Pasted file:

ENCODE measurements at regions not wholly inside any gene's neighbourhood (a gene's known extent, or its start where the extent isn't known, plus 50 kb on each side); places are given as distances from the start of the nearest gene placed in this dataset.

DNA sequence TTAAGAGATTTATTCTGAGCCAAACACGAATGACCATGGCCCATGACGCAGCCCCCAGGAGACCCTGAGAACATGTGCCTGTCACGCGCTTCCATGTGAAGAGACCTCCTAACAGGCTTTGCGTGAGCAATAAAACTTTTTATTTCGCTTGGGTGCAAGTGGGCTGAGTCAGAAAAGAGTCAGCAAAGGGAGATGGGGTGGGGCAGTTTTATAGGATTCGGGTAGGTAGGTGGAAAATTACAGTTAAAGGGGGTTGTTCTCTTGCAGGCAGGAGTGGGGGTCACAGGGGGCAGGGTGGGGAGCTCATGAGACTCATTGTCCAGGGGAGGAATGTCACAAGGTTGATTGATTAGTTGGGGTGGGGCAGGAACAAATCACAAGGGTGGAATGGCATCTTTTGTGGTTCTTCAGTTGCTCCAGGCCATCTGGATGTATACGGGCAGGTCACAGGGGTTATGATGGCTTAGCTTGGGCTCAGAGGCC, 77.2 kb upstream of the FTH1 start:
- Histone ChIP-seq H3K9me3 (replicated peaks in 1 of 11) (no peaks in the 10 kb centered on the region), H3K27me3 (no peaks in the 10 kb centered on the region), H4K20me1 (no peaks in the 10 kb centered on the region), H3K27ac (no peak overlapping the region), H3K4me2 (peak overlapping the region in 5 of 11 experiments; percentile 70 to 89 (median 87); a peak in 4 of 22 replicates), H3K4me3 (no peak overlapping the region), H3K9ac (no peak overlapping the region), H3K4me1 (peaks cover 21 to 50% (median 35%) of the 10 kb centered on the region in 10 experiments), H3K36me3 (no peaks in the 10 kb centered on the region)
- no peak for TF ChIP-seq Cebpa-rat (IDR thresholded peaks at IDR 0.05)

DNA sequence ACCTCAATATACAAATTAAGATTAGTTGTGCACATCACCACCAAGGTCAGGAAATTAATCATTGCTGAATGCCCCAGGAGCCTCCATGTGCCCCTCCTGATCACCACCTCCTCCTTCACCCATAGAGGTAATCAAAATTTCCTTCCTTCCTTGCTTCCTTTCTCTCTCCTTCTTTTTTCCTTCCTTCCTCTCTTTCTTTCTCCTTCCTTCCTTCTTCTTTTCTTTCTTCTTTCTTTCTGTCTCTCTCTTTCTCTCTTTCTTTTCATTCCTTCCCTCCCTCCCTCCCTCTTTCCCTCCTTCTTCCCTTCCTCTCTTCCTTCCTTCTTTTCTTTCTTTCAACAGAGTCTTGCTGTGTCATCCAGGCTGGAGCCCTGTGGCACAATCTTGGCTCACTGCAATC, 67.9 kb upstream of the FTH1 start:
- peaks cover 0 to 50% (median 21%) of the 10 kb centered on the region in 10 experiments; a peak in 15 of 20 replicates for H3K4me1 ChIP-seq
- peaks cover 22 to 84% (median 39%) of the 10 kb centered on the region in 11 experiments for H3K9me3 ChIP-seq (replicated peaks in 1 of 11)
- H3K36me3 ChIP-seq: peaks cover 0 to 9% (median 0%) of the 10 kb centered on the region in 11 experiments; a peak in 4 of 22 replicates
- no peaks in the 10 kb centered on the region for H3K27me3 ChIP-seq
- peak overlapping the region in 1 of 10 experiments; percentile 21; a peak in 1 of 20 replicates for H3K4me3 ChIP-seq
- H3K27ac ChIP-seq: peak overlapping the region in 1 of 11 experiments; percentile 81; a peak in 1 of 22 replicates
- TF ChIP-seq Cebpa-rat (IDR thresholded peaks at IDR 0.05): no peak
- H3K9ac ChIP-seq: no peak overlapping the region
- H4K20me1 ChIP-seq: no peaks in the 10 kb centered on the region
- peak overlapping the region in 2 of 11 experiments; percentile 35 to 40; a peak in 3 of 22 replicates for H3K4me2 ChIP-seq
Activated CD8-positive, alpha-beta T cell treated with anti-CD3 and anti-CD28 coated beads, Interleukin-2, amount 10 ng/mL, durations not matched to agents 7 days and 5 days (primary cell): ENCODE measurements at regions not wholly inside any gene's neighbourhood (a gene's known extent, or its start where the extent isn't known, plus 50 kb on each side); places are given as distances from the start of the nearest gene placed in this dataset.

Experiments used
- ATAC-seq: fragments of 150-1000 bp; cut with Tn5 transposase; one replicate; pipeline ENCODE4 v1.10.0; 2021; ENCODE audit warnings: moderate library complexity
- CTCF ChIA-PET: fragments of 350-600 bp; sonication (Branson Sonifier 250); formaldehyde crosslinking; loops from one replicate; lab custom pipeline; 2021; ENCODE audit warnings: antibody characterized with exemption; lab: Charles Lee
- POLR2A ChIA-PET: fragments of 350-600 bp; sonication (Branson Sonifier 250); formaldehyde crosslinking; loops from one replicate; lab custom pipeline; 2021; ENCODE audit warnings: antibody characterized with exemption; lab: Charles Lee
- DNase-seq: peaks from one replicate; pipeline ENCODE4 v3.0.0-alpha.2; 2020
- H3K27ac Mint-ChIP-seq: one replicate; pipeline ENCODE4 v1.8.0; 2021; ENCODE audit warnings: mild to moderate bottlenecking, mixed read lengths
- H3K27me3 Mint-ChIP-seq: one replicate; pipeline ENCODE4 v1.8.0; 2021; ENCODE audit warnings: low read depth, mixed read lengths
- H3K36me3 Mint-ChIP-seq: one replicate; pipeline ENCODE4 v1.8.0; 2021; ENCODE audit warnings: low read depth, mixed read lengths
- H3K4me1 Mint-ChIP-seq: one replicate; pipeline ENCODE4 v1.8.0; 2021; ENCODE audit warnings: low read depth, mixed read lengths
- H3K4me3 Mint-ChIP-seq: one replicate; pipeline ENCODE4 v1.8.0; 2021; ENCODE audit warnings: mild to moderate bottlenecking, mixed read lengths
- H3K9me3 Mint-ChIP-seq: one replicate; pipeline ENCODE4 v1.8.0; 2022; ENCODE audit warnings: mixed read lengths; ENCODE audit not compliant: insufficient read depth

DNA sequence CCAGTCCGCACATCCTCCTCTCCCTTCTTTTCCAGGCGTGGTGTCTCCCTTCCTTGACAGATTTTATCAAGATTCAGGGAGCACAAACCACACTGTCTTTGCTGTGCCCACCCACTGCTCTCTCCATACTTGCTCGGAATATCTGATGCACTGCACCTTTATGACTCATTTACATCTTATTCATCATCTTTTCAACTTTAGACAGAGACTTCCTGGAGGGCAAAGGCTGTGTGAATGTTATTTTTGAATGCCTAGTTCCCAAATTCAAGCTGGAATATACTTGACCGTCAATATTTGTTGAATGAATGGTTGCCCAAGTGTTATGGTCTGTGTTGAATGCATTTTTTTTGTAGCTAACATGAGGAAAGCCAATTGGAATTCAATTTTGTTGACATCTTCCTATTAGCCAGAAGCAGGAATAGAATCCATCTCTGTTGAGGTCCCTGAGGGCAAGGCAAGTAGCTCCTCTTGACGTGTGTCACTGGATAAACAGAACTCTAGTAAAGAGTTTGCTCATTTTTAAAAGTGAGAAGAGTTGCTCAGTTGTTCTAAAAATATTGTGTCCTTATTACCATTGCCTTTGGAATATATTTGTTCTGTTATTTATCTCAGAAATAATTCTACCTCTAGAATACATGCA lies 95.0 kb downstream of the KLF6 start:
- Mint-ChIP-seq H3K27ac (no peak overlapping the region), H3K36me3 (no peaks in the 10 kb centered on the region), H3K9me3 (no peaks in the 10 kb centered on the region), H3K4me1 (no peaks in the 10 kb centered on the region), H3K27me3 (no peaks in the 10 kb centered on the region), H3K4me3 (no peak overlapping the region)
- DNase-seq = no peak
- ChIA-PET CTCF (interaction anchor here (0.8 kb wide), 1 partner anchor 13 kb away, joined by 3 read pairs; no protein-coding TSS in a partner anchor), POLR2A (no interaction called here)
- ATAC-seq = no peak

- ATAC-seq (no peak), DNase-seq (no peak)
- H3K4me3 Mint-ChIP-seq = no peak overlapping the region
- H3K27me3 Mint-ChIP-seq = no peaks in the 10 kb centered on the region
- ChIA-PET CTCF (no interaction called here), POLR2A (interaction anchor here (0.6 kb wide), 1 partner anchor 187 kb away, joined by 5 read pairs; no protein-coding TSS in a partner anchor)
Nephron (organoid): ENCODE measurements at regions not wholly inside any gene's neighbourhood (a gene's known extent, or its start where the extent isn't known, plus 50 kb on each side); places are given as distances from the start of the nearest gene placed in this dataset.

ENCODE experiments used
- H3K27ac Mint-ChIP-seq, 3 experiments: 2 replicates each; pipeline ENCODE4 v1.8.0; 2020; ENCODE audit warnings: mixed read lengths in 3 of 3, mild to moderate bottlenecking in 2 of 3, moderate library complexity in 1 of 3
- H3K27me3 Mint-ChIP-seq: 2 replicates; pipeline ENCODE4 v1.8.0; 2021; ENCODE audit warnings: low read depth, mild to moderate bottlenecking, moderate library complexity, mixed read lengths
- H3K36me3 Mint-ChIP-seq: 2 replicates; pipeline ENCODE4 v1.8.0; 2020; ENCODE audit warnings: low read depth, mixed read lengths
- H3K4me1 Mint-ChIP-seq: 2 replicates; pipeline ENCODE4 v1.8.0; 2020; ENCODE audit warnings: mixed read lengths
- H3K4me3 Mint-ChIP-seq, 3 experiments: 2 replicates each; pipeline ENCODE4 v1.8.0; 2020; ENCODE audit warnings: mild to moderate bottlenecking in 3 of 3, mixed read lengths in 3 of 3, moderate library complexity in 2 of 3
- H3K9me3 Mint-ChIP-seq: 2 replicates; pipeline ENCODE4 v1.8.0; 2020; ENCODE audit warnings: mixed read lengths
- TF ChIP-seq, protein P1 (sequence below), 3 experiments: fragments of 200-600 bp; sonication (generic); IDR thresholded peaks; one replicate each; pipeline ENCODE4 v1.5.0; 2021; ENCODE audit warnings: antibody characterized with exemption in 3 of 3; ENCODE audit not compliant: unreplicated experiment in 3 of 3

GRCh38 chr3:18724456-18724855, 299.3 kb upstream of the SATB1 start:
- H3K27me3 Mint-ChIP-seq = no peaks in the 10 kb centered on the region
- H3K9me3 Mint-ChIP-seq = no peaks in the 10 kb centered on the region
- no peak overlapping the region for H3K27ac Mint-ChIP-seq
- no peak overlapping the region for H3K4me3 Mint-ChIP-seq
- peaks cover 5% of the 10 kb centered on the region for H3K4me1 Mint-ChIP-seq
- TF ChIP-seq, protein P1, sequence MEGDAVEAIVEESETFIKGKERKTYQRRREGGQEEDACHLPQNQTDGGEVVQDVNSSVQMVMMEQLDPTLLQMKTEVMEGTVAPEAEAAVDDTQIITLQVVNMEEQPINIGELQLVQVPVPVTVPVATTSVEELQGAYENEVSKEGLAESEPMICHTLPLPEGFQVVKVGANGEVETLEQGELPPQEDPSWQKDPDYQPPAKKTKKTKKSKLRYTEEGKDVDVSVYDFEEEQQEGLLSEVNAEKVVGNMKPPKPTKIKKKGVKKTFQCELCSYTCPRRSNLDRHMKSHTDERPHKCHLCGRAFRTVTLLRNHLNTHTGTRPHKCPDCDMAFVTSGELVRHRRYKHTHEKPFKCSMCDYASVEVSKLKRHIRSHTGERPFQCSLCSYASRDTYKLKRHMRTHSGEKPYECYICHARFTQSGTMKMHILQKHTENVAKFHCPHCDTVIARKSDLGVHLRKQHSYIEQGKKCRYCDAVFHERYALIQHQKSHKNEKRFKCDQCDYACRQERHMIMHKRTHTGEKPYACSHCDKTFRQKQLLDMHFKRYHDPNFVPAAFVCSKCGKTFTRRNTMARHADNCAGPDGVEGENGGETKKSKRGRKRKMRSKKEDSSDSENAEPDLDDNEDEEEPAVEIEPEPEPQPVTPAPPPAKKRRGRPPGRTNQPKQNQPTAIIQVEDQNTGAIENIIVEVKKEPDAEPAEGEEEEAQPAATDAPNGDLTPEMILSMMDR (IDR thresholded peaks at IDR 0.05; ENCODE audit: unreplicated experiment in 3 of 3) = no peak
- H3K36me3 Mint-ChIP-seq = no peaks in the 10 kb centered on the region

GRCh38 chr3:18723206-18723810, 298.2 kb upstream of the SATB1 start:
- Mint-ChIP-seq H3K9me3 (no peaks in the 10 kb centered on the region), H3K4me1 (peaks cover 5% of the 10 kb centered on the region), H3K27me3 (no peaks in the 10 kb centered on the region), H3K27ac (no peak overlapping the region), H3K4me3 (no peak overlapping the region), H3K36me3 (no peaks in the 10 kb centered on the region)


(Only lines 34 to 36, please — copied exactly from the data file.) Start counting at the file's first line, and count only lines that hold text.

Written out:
- H3K4me3 Mint-ChIP-seq = no peak overlapping the region
- H3K27me3 Mint-ChIP-seq = no peaks in the 10 kb centered on the region
- ChIA-PET CTCF (no interaction called here), POLR2A (interaction anchor here (0.6 kb wide), 1 partner anchor 187 kb away, joined by 5 read pairs; no protein-coding TSS in a partner anchor)